Why He Will Never Be “Just Jack”
I sat down to write a story about waiting this morning. I was going to talk about waiting for college acceptances, waiting for my first boyfriend to call, waiting to hear if the sellers had accepted our offer on the house, waiting to travel to China for our son.
Because today marks my daughter’s first birthday. August 14, 2017. Through the years I have attended countless 1st birthdays. I have watched as tiny hands dug into colorful cakes. I have watched as parents, our friends, unwrapped new toys, books, and clothes to the ooos and ahhs of their audience. One is a milestone. It marks the ascension of that gentle arc from infant to toddlerhood. One is the first birthday celebration of a life yet to unfold.
But my daughter is half a world away. Still unknown to us as we are to her I have no idea what size she is, what she likes to eat, what makes her laugh, or if she even likes cake. For me, this day encapsulates all the frustrations of international adoption. A child who will become your own, but is not yet your own. A child known to you, and yet utterly foreign. A child for whom you have been waiting and yet must continue to wait. Timelines unknown. Weeks, months, and years utterly interchangeable.
But when I heard the news on Saturday I couldn’t write about waiting. When I saw eyes filled with hatred, bigotry, and prejudice in the same parks where I visited and played every summer of my childhood my heart sank. Domestic terrorism struck in the same streets where weeks before I had brought my son and two of his friends. All three boys, adopted from China, happily consumed mint chocolate chip ice cream as we wandered around town on that beautiful summer day.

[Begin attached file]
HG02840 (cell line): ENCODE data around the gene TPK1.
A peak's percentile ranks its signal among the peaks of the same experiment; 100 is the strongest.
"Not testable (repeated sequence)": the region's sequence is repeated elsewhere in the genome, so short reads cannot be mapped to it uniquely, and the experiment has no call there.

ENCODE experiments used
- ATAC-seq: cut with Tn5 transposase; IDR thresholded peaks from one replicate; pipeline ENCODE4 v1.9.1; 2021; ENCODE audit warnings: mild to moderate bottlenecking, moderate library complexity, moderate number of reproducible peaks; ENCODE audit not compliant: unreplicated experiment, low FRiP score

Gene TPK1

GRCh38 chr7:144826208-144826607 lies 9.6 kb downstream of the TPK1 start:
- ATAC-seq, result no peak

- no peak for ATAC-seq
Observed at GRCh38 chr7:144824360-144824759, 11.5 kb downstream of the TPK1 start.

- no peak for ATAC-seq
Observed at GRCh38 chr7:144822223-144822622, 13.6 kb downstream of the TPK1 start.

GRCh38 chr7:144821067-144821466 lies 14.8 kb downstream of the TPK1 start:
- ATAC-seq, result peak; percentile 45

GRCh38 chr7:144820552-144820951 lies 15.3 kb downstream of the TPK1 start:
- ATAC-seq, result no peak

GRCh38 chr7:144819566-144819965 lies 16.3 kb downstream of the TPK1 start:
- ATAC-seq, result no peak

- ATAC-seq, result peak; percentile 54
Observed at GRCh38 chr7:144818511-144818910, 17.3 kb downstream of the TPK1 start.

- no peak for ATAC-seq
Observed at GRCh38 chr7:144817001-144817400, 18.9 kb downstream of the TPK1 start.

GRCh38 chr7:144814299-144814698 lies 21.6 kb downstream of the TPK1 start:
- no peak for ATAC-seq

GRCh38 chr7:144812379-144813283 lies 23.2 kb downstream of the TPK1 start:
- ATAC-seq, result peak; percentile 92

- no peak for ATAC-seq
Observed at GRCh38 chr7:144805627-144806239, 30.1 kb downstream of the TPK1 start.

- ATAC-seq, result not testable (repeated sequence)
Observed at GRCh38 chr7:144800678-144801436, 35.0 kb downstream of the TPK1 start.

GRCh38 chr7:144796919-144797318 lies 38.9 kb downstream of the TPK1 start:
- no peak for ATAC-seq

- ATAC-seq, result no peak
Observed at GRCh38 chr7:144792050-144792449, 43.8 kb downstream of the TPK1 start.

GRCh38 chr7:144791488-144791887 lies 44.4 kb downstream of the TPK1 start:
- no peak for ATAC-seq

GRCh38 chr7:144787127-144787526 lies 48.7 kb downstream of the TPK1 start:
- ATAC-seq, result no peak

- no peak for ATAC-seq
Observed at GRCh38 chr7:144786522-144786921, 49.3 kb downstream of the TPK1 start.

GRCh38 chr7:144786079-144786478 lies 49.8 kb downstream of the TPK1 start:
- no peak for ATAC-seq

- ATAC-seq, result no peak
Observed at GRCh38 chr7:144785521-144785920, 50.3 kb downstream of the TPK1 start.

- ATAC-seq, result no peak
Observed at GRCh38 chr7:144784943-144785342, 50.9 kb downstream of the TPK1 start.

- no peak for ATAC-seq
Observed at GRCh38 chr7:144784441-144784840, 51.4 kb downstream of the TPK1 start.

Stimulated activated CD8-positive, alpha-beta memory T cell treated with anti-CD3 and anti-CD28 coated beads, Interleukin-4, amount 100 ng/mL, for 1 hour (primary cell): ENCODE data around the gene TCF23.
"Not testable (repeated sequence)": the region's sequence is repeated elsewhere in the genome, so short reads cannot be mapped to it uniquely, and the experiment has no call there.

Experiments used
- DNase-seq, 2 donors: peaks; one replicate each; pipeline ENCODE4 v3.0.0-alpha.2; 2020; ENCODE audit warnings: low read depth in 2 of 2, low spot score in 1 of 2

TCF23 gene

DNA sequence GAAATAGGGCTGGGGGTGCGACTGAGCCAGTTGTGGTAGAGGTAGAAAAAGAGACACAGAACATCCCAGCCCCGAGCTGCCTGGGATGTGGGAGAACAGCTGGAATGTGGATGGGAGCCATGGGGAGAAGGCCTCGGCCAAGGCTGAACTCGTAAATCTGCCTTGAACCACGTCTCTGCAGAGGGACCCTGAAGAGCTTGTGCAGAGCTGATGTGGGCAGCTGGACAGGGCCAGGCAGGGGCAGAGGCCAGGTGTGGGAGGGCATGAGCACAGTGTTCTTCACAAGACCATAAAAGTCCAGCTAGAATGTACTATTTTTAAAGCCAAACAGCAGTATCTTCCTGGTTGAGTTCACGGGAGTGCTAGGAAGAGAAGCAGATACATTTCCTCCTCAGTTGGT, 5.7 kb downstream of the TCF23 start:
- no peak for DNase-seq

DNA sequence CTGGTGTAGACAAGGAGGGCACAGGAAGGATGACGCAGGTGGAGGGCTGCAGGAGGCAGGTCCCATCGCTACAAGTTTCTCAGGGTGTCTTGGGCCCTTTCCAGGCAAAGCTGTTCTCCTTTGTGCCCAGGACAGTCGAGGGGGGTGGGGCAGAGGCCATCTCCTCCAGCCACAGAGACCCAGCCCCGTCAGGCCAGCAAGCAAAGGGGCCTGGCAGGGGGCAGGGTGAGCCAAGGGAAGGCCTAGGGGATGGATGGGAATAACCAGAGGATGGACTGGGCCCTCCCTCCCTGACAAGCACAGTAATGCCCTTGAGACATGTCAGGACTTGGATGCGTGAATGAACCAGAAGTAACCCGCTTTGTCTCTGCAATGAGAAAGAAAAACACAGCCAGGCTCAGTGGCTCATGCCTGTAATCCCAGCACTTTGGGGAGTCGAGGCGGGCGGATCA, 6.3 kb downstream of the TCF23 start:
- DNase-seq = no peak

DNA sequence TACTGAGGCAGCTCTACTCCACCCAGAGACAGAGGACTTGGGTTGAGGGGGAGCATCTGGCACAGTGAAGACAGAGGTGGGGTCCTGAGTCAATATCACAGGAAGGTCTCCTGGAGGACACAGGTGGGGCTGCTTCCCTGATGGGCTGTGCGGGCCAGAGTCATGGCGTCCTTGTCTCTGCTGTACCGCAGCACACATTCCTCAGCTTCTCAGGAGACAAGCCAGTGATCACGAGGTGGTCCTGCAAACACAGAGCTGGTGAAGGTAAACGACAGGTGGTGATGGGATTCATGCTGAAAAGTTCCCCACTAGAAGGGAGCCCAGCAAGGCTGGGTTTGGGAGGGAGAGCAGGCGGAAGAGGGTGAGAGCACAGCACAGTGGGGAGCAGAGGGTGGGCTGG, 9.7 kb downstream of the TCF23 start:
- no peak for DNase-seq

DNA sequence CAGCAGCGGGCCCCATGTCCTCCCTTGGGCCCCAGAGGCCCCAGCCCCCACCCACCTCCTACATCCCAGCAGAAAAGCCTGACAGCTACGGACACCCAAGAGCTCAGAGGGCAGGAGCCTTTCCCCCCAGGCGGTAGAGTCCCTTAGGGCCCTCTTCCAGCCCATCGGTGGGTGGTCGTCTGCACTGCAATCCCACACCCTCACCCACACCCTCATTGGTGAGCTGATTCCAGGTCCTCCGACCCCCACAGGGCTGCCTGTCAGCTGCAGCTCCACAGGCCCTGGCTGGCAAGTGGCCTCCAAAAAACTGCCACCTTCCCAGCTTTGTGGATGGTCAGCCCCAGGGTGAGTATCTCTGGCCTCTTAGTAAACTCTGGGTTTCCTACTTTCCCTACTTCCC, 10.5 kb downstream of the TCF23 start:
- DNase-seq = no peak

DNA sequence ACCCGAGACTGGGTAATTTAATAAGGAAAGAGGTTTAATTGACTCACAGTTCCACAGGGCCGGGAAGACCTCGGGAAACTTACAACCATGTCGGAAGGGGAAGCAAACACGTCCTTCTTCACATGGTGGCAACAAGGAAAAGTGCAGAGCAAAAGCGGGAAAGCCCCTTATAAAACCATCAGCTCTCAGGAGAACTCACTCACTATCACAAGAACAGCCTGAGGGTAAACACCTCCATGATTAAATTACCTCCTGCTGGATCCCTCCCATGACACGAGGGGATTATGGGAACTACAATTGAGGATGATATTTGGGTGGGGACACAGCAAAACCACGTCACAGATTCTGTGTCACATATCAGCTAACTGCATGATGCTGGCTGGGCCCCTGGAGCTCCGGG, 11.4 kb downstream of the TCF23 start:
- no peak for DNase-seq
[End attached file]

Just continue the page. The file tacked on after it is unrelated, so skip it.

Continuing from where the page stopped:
I think about what those gathered in Charlottesville would see in our boys. For every family member and friend who tells me they “see just Jack” there are those in our country who will forever see them as “the other.” Immigrants. A minority. Categorically not white. I think about what it will be like to have both Jack and my daughter at the grocery store. One family, three different colors. Indian, Chinese, and Anglo-Saxon.
For our children I want to convey hope. I want to tell my son and my daughter that people will love them for who they are. But as a transracial adoptive parent such words do a disservice to our children. Even as one of the “good minorities,” as an acquaintance termed Jack at our local pool, my son has faced prejudice. Microagressions from safe places like our former preschool. And he is only 4.
I do believe “the arc of the moral universe bends towards justice” but as the mother of two minority children, today as I watch the news unfold I see a very long arc ahead. Of course we will sow love where they sow hate. Of course we will answer prejudice with acceptance. And of course I will be there to listen and support both my son and my daughter whenever they encounter those who do not see or treat them as equals. Ours is a lifelong journey. And it breaks my heart.
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